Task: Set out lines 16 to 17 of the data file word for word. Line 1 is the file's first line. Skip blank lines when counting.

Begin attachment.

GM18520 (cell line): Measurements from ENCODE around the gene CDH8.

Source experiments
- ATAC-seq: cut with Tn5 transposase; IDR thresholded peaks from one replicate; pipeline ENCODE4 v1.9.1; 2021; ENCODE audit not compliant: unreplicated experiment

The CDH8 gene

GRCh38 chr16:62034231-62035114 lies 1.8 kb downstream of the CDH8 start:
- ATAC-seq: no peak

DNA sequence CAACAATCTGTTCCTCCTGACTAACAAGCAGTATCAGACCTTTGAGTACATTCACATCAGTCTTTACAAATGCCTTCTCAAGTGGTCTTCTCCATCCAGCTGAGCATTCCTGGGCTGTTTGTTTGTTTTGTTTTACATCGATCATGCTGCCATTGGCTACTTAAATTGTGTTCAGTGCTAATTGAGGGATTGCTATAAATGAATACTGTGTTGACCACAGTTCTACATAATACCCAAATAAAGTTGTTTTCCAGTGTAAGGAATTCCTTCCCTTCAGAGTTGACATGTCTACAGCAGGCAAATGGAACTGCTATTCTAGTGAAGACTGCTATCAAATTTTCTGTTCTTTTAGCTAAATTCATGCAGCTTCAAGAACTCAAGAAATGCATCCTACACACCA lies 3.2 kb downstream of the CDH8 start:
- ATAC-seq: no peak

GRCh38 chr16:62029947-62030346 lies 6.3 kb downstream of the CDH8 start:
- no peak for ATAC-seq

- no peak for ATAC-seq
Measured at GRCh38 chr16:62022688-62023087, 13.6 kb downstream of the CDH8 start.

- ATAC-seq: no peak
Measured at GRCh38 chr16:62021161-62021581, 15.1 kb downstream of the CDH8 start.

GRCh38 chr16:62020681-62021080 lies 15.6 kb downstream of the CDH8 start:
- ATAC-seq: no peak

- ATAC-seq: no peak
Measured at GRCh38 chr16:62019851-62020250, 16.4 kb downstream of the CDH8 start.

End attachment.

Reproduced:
- ATAC-seq: no peak

- ATAC-seq: no peak